Imagine someone pointing an accusing finger at you. Perhaps that person is complaining about what is happening in the congregation that you lead. In your imagination, trace the tip of that accusing finger back along the person’s arm until you reach the torso. You will be led right to their heart! Ask, “What does this …
It’s not easy being a pastor, priest, or rabbi. People come to congregations bearing an incredible variety of hopes and aspirations. When reality falls short—as it inevitably does—the clergy leader often takes the fall. That process is almost always painful, even when it turns out to be a good thing for all concerned. A lot of clergy fail, but others manage to avoid the pitfalls and succeed despite the odds. A key to success is to remember that the congregation’s mission, not its minister, is the central issue.
Character trumps every other attribute of leadership—including skills, charisma, vision, motivation, and persistence.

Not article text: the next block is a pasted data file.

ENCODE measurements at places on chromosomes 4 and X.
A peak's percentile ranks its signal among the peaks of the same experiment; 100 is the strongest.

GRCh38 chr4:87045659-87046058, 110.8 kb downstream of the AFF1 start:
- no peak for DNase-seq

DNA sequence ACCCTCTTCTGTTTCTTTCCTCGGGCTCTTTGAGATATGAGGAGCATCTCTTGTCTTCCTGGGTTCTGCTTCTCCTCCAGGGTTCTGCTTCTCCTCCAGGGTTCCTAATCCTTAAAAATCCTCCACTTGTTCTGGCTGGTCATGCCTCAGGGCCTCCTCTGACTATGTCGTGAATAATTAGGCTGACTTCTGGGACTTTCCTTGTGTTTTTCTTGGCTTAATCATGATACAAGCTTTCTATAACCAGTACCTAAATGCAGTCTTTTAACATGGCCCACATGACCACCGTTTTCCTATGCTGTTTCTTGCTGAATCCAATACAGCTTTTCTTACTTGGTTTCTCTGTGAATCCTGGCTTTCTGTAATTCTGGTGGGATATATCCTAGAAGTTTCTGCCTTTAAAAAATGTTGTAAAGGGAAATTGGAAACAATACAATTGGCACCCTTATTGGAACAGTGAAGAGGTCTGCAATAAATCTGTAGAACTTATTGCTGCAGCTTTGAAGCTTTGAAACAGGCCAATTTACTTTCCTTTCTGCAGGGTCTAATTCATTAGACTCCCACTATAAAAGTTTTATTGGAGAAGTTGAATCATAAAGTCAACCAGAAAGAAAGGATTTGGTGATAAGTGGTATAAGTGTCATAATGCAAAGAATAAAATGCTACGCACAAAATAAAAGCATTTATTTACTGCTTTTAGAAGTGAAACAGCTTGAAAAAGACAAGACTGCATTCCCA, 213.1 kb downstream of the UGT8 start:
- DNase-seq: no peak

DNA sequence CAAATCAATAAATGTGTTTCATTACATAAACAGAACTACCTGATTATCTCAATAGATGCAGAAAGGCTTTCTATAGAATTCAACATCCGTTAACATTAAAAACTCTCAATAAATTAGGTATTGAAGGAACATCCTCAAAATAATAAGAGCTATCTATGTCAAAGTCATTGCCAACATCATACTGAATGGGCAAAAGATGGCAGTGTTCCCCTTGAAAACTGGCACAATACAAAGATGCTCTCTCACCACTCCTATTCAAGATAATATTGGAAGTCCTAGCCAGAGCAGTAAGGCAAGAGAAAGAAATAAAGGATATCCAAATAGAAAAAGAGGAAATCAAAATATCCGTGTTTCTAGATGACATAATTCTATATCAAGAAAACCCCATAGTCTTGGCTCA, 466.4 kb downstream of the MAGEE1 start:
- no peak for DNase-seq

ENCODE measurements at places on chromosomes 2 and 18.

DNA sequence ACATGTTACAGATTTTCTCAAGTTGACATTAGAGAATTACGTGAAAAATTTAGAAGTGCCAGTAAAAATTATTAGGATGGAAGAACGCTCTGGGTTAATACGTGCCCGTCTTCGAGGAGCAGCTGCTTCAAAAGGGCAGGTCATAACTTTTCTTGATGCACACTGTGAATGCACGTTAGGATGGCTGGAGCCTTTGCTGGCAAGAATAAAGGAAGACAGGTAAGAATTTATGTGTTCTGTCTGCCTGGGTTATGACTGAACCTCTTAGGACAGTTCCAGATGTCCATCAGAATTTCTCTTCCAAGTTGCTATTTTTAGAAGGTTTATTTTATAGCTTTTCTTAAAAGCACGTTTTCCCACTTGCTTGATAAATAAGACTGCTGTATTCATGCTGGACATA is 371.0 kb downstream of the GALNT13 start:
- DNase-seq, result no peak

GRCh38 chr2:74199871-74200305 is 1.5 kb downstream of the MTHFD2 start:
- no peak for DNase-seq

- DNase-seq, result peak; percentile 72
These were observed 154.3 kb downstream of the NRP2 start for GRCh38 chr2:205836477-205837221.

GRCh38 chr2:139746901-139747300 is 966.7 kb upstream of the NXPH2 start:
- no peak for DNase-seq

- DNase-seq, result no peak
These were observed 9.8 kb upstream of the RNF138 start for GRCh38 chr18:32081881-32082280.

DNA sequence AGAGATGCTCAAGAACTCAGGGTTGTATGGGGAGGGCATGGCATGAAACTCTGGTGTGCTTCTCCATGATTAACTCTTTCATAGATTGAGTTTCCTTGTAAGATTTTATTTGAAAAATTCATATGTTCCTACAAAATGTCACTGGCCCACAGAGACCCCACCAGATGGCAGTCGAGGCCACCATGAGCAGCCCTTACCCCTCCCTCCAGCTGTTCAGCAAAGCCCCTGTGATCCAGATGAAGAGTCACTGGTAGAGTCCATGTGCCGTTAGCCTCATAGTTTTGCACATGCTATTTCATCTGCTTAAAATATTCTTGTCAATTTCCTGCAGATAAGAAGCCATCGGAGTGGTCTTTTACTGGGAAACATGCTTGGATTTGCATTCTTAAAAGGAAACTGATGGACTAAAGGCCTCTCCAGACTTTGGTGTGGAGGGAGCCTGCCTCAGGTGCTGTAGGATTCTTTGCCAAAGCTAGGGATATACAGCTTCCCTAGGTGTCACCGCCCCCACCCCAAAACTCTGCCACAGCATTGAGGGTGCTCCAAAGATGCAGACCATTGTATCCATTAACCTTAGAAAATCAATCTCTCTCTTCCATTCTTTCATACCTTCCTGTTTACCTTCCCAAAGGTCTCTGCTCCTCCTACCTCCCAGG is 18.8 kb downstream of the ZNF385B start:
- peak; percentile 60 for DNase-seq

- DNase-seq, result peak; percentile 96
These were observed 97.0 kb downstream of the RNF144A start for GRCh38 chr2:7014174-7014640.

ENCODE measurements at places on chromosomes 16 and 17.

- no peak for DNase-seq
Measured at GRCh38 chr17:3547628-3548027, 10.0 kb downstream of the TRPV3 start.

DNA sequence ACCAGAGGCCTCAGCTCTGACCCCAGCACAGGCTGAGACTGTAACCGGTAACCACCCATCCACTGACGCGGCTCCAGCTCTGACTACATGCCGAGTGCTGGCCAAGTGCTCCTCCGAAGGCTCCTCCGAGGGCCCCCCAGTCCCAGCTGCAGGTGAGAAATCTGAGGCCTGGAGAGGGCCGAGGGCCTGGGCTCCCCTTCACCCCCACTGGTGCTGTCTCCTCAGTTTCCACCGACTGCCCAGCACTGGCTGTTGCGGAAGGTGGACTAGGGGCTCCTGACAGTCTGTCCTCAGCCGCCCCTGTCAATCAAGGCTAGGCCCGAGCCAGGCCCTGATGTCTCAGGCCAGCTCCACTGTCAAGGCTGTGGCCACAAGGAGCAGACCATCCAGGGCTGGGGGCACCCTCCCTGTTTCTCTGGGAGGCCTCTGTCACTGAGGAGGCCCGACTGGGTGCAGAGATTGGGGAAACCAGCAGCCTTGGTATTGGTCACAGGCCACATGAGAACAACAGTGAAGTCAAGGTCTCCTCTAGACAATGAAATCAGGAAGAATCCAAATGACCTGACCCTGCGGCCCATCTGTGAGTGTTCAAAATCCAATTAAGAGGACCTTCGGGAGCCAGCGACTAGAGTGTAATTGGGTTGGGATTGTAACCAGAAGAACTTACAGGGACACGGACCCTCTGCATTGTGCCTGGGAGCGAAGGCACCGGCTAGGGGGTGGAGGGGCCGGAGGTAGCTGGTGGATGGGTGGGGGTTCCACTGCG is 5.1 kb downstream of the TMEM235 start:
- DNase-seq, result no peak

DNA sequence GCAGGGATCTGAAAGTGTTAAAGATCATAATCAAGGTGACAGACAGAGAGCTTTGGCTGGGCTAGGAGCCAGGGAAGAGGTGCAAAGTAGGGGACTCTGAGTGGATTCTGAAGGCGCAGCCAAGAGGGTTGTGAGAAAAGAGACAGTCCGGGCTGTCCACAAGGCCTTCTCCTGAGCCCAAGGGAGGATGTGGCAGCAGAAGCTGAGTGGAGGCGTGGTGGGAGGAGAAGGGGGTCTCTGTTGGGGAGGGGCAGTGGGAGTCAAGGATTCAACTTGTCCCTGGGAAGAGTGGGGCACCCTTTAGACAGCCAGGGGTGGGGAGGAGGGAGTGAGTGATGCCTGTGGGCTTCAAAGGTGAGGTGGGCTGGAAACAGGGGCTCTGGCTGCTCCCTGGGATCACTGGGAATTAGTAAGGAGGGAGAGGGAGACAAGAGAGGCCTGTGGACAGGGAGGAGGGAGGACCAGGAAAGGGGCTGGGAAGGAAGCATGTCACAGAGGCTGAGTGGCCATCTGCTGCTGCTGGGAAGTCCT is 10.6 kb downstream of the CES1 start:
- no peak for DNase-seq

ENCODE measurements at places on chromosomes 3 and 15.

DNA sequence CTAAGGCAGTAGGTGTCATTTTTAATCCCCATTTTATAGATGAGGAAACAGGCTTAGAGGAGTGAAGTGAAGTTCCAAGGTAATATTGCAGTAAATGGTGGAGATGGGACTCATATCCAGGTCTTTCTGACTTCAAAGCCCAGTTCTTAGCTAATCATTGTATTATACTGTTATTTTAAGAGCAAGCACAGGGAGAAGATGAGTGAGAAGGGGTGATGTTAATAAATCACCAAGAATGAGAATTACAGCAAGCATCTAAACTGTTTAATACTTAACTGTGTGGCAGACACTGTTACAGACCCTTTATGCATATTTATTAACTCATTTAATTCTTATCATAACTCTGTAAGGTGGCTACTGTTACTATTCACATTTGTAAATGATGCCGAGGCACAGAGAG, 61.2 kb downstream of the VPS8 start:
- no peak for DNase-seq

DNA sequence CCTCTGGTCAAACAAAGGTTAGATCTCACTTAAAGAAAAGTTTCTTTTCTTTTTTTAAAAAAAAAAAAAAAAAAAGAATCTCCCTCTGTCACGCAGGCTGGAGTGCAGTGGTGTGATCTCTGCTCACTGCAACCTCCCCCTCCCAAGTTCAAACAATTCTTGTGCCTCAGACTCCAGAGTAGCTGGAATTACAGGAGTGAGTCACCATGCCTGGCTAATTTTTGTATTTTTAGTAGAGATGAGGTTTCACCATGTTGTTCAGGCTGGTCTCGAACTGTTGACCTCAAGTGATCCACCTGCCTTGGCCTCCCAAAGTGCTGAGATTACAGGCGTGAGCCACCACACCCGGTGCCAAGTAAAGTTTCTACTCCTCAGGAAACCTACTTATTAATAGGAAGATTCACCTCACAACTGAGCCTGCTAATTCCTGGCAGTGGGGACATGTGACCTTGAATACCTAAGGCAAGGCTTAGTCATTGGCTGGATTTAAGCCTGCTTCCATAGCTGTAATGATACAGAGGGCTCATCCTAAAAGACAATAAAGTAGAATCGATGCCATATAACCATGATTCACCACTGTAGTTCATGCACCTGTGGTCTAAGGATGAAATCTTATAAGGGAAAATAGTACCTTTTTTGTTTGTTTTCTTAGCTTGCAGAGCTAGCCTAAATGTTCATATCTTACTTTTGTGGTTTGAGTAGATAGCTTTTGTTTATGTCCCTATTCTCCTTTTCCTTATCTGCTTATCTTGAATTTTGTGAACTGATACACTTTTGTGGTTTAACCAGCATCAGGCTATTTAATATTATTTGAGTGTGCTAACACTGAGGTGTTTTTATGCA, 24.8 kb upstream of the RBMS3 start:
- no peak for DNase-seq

The end of summer vacation can be the beginning of a downward spiral, or it can be an opportunity to begin to lead from a new, more health-giving place.
In our culture, power accrues more easily to men than women, so women need to be especially savvy about how to use their power. But instead, women leaders often undermine themselves.
“My worry is that I am not relevant.” I asked fifty denominational leaders to share their deepest worries, and only one brave soul had raised his hand. “No matter what I do,” he said, “the church is likely to continue its decline. My deepest worry is that I have chosen to invest my life in something insignificant—that my vocation has become irrelevant.”
I remember the moment a clergyperson said, so matter-of-factly, during a retreat: “If it weren’t for the congregation, I’d be a great leader.” We all broke into laughter. Most of us wanted to believe it. But as pleasant as the fantasy of leading without anyone else interfering may seem, we can’t lead without a context and followers. We lead imperfect people in imperfect institutions—imperfectly.